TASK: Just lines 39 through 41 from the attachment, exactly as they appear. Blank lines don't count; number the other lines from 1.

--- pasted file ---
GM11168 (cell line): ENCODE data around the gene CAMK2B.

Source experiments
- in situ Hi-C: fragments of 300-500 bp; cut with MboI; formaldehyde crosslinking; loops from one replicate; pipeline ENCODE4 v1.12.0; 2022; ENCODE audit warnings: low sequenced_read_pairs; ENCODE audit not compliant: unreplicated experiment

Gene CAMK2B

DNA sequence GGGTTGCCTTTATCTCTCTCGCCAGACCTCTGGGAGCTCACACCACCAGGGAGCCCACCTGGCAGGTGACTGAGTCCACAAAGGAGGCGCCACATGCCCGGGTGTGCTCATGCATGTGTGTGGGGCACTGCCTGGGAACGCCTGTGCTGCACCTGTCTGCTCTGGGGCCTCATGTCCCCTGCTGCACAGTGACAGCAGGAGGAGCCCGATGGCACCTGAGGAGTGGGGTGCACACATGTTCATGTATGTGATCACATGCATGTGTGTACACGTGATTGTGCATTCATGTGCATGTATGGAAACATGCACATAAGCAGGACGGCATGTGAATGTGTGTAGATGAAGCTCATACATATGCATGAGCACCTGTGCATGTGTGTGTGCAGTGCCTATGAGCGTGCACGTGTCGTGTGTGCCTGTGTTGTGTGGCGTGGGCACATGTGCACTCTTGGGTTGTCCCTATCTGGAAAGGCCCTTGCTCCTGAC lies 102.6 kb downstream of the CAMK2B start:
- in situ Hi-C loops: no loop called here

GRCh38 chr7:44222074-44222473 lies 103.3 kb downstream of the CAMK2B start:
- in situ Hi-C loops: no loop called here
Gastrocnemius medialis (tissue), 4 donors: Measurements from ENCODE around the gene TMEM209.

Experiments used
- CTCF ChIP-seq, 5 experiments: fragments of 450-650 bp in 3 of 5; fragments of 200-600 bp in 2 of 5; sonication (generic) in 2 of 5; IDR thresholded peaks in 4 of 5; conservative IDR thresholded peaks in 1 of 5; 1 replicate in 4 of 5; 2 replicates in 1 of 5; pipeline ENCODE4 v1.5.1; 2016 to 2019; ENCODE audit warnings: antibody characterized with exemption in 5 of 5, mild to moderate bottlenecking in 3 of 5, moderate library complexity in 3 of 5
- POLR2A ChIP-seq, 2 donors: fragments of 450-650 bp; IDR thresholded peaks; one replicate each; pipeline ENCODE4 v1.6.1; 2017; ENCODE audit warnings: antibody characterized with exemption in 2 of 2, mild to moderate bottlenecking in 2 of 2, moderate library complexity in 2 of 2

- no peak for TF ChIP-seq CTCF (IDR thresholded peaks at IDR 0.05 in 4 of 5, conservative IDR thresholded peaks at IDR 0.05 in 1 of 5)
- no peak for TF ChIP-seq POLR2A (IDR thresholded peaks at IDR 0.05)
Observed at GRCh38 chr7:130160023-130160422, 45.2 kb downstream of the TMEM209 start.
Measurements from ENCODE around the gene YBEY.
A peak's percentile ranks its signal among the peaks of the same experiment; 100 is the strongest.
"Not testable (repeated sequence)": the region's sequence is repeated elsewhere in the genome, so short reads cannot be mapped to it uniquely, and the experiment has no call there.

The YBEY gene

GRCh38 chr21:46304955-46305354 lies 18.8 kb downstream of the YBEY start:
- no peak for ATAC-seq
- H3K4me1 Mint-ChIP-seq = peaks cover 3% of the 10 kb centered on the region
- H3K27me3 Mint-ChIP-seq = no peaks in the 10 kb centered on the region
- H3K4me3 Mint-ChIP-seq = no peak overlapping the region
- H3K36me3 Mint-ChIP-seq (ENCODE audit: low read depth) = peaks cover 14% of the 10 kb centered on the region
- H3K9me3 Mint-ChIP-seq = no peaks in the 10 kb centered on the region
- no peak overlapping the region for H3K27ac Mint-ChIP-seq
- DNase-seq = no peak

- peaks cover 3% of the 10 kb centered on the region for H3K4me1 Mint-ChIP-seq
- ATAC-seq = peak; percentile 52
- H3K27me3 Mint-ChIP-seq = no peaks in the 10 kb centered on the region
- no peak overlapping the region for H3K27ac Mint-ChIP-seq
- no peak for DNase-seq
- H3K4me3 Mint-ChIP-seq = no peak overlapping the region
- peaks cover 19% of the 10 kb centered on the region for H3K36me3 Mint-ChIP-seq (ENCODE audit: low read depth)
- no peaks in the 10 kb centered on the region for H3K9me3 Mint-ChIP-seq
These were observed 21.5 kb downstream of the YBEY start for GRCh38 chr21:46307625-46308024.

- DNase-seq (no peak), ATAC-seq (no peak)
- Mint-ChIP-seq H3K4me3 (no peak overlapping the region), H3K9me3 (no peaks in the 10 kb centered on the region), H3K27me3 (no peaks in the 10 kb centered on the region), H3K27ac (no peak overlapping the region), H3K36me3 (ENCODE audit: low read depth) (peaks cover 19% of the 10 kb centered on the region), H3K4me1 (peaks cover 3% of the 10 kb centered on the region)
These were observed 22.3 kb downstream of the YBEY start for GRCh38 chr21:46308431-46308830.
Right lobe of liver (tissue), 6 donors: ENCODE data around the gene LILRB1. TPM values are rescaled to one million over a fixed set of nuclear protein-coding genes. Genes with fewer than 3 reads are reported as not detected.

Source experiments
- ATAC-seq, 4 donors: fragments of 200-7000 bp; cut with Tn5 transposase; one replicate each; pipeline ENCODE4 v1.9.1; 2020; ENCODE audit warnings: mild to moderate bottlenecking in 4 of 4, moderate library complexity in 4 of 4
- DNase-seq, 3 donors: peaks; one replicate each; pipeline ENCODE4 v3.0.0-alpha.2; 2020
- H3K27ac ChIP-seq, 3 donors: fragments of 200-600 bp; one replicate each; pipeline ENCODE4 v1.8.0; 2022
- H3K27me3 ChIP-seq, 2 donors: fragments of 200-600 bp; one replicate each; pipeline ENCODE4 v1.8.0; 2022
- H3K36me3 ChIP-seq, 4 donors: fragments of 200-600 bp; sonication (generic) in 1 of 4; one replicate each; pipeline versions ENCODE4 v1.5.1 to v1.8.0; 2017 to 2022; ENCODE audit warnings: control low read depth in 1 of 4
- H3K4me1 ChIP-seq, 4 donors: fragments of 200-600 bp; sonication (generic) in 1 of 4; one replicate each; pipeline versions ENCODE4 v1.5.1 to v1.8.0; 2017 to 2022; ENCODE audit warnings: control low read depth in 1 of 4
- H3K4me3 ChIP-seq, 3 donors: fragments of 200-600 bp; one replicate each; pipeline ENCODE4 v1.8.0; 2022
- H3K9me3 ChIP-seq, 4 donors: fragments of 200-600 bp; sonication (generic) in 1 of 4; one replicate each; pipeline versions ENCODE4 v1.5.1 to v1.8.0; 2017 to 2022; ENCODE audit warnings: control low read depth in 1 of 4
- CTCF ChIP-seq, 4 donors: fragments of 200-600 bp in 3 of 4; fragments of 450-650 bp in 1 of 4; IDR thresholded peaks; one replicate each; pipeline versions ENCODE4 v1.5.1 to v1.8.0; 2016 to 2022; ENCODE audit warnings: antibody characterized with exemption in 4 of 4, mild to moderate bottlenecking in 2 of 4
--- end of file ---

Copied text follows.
- Mint-ChIP-seq H3K4me3 (no peak overlapping the region), H3K9me3 (no peaks in the 10 kb centered on the region), H3K27me3 (no peaks in the 10 kb centered on the region), H3K27ac (no peak overlapping the region), H3K36me3 (ENCODE audit: low read depth) (peaks cover 19% of the 10 kb centered on the region), H3K4me1 (peaks cover 3% of the 10 kb centered on the region)
These were observed 22.3 kb downstream of the YBEY start for GRCh38 chr21:46308431-46308830.
Right lobe of liver (tissue), 6 donors: ENCODE data around the gene LILRB1. TPM values are rescaled to one million over a fixed set of nuclear protein-coding genes. Genes with fewer than 3 reads are reported as not detected.